Wednesday, May 30, 2012

Michael Jordan: The Gift and the Curse!

The game of basketball has been around for years.  We have seen multiple teams win championships over the years using different ways of getting there.

In the '80s, we had three teams in that decade that won multiple championships which included the Lakers, Celtics, and Pistons.  All of these teams had something in common.  They were complete teams that played together in order to accomplish one goal. 

The Lakers had a starting lineup that included:
Magic Johnson
Byron Scott
Michael Cooper
James Worthy
Kareem Adul-Jabbar

The Celtics had a starting lineup that included:
Dennis Johnson
Danny Ainge
Larry Bird
Kevin McHale
Robert Parrish

The Pistons had a starting lineup that included:
Isaiah Thomas
Joe Dumas
Mark Aguirre
Bill Laimbeer
James Edwards

All the above championship teams had players who came together and played team basketball.  These teams had productive bench play and no one was trying to outshine their teammates.

Then came the birth of Michael Jordan.  A player who took over the NBA by himself, taking on all teams.  He led the league in scoring almost every year.  If you grew up in the '80s and '90s, you wanted to "Be like Mike".  Michael Jordan, not purposely, taught little kids to be selfish and go after your individual stats to succeed in basketball.  After many years of losing to the Celtics and Pistons, Michael realized that it took a team effort to become a championship team.  He finally figured it out, and partnered with Scottie Pippen and other great role player to win six NBA championships.

While becoming a champion, Michael Jordan birthed children like Allen Iverson, Kobe Bryant, Tracy McGrady.  These and other player came into the league with the belief that they had to win championships by solely leading their teams, by putting up the majority of shots like Michael did in order to become great.  Kobe Bryant quickly learned, due to veteran leadership around him, that it takes a team to win championships.

The offspring of Michael Jordan has finally grown up to become great players.  They are finally teaching the up and coming player that team basketball is the way to go.  Just take a look at the 2012 Kentucky Wildcats, who were dynamic underclassmen that came together to achieve one goal and that was a National Championship.  The Kentucky Wildcats all compromised there individual success in order to gain team success.

The NBA is finally getting back to great team basketball.  The Dallas Mavericks won last year with great team effort.  They even had bench players like Jason Terry and J.J. Barea who really made the difference during the 2011 NBA Finals.  This year you have the San Antonio Spurs currently on a 20 game winning streak playing the best team ball I have ever seen.  If you want to see basketball the way Dr. James Naismith designed it, watch the San Antonio.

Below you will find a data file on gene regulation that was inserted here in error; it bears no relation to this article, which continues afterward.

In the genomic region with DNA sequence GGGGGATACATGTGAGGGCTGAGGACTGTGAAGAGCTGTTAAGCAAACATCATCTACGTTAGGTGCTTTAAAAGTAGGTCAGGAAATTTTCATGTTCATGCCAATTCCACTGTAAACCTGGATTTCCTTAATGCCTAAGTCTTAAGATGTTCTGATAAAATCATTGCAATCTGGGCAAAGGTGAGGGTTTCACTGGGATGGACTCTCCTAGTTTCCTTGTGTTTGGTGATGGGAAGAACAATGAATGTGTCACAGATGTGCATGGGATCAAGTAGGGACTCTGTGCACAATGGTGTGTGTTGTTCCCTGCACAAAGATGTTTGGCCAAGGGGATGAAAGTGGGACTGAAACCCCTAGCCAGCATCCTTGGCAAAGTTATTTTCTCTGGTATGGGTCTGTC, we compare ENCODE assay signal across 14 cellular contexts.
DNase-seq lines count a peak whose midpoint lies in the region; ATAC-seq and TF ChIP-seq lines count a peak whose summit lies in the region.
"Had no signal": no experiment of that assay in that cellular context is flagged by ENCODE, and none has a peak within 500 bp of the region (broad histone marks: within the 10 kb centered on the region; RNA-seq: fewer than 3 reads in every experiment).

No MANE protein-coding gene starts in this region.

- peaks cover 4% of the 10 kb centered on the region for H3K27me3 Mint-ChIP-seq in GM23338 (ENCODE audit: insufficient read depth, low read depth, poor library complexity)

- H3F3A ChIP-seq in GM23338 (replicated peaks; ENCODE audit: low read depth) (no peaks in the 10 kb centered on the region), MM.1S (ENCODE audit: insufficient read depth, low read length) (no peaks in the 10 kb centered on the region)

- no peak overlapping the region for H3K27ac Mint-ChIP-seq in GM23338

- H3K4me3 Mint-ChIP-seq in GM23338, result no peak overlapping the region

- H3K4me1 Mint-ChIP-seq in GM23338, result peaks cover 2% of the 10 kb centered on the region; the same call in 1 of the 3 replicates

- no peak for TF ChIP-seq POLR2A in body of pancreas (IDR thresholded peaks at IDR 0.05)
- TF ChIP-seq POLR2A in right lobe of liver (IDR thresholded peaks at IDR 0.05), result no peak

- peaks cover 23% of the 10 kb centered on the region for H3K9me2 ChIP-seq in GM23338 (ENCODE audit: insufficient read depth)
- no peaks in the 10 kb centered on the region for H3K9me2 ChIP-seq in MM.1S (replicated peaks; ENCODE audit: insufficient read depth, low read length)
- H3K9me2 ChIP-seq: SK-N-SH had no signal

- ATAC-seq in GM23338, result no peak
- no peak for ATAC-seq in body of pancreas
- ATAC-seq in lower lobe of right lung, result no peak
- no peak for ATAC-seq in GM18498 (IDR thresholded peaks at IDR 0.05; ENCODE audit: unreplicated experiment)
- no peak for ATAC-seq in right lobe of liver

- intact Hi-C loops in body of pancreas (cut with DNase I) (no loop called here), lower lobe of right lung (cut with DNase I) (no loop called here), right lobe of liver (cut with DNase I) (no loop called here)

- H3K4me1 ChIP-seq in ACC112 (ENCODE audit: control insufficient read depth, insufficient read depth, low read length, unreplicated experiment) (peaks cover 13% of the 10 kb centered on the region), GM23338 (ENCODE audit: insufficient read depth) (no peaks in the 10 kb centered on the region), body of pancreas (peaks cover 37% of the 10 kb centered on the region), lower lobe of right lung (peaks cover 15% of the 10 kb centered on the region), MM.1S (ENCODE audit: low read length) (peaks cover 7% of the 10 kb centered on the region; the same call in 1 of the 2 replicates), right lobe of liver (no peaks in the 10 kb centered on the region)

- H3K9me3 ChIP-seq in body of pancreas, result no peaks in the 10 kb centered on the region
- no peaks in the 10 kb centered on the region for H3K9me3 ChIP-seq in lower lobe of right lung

We can all thank Michael Jordan, because he showed us how life was when you have all the individual honors and no championship and how life is when you make your teammates better and win multiple championships.

Sunday, May 6, 2012

Who is the Villain?

Growing up in Kansas City, my father always liked taking our family to the movies during the summer.  He loved to watch a good action movie.  I could remember him arguing with his friends for weeks about different scenes in the original Terminator movie.  In all of these movies, there was a good guy to root and a villain to go against.

Over the years, there have been several villains in movies.  Superman had Lex Luthor, Batman had the Joker and Luke Skywalker had Darth Vader.  Anyone who knows me can tell you who is my
all-time villain.  That would be Wesley Snipes' character Nino Brown in the best movie ever, New Jack City. 

I thought about this topic while listening to an ESPN sports radio show discussing something similar this past weekend.  Just like in every action movie, there is a villain that the audience is supposed to go against or strangely root for.

In baseball, you could consider Barry Bonds a villain.  He broke the home run record and is known as one of the best baseball players ever with an asterisk since he took performance enhancement drugs without knowing.  Side note, if my head size went from a 7 to an 8 after age 24, I would check with a doctor about that.  He was always a complete jerk to the media.

Basketball has their fair share of villains.  Dennis Rodman is the first one that comes to mind.  He was an original Bad Boy for the Detroit Piston championship teams.  Dennis and his teammates believed it was their duty to beat the crap out of Michael and Scottie any chance they could.   

Football has a couple villains as well.  One of the most recent inductees to the villain fraternity would be Greg Williams, GODFATHER of the BOUNTY.  He turned a mediocre New Orleans Saints team to a championship defense just by giving the team an incentive (BOUNTY) to do what they were already going to do. 

Villains in the sports world can be players, coaches or even owners.  Let me know who are some people you think are the villains of their sport and what they did to give themselves the VILLAIN title.